As the healthcare industry digests the Centers for Medicare & Medicaid Services’ (CMS) proposed regulations on accountable care organizations (ACOs), a leading hospitalist wants to ensure that physicians are duly compensated for risk in the process.
An ACO is a type of healthcare delivery model being piloted by CMS in which a group of providers band together to coordinate the care of beneficiaries. Reimbursement is shared by the group and is tied to the quality of care provided.
Under rules released March 31 and published in the Federal Register (PDF) last week, ACOs can enter a shared savings or a shared savings/losses model. According to Becker's Hospital Review, in the shared savings model, also called a "one-sided model," an ACO that creates at least 2% savings is then entitled to 50% of the revenue above that amount. The shared savings/losses construct, known as a "two-sided model," entitles an ACO to 60% of the threshold, but also penalizes them if the model increase costs, the review says.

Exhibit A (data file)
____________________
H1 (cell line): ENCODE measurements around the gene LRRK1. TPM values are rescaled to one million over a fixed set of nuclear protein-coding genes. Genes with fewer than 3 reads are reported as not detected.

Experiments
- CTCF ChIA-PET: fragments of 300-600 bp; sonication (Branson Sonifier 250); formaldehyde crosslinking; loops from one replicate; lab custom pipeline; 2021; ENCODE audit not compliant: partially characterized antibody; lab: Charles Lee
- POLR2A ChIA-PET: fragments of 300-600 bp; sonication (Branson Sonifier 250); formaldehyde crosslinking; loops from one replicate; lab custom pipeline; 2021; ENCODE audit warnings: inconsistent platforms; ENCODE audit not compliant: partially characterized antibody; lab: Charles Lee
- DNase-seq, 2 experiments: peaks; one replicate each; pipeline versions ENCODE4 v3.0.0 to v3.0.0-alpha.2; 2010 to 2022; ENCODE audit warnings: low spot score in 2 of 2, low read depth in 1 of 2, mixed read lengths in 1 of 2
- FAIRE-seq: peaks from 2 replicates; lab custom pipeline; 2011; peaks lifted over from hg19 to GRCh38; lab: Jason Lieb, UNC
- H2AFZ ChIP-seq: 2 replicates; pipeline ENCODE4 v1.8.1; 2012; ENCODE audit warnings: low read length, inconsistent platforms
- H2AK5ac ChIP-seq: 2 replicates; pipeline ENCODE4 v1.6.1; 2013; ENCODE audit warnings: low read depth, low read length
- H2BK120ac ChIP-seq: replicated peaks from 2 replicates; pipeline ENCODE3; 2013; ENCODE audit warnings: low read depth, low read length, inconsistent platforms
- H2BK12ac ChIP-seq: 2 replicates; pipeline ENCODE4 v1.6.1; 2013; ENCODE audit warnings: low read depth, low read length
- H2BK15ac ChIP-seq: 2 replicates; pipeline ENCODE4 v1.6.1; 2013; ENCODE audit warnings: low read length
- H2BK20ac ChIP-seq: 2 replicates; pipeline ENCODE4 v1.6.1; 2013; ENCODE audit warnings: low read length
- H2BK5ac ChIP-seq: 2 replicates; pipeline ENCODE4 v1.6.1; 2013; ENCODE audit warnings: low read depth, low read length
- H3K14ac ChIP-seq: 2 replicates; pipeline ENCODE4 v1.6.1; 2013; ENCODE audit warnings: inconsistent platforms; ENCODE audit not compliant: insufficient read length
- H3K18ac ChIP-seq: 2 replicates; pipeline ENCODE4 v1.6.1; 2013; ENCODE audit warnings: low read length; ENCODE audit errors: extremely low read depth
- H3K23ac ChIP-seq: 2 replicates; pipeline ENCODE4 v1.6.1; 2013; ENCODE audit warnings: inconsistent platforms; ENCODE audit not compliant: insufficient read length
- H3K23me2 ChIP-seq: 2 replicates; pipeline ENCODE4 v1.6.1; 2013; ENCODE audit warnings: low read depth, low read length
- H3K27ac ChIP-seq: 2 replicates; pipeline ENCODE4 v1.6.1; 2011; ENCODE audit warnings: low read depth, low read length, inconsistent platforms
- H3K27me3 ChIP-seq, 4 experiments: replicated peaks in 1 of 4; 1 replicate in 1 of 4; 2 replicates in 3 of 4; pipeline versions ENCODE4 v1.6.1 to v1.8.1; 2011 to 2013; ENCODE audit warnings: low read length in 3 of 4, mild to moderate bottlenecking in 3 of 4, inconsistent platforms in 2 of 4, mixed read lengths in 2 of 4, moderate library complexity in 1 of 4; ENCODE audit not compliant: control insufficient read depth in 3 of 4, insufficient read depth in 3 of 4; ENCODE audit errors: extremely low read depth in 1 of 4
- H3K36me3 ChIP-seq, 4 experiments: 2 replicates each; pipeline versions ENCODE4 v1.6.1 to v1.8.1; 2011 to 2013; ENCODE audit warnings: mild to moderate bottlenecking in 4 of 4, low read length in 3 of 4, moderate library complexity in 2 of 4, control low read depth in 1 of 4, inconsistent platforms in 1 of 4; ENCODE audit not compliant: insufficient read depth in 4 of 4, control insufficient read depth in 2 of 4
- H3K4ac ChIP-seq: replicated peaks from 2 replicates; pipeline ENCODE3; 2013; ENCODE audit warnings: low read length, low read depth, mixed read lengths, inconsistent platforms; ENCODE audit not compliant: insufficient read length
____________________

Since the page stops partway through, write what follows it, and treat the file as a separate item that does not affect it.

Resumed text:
"You can certainly start by taking a lower amount of risk, just upside risk," says Ron Greeno, MD, FCCP, SFHM, chief medical officer for Brentwood, Tenn.-based Cogent Healthcare and a senior member of SHM's Public Policy Committee. "But your plan should be not to stay there. Your plan should be to take more and more risk as soon as you can, as soon as you're capable."
By the third year of the program, all ACOs would become responsible for losses.
"I didn't see a lot with capitated risk," Dr. Greeno says. "That's where the opportunity is for providers. That's the opportunity to create the most savings in Medicare."
CMS will take comments on the proposed regulations until the first week of June. The program is set to go live Jan. 1, 2012.